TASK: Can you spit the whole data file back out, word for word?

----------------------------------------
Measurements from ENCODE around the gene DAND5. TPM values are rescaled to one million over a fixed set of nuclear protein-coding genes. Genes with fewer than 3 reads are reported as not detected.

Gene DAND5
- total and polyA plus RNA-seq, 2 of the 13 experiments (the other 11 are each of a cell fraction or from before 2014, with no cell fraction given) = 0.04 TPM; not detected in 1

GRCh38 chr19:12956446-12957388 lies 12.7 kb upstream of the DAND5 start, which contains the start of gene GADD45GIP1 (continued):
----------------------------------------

Measurements from ENCODE around the gene DAND5. TPM values are rescaled to one million over a fixed set of nuclear protein-coding genes. Genes with fewer than 3 reads are reported as not detected.

Gene DAND5
- total and polyA plus RNA-seq, 2 of the 13 experiments (the other 11 are each of a cell fraction or from before 2014, with no cell fraction given) = 0.04 TPM; not detected in 1

GRCh38 chr19:12956446-12957388 lies 12.7 kb upstream of the DAND5 start, which contains the start of gene GADD45GIP1 (continued):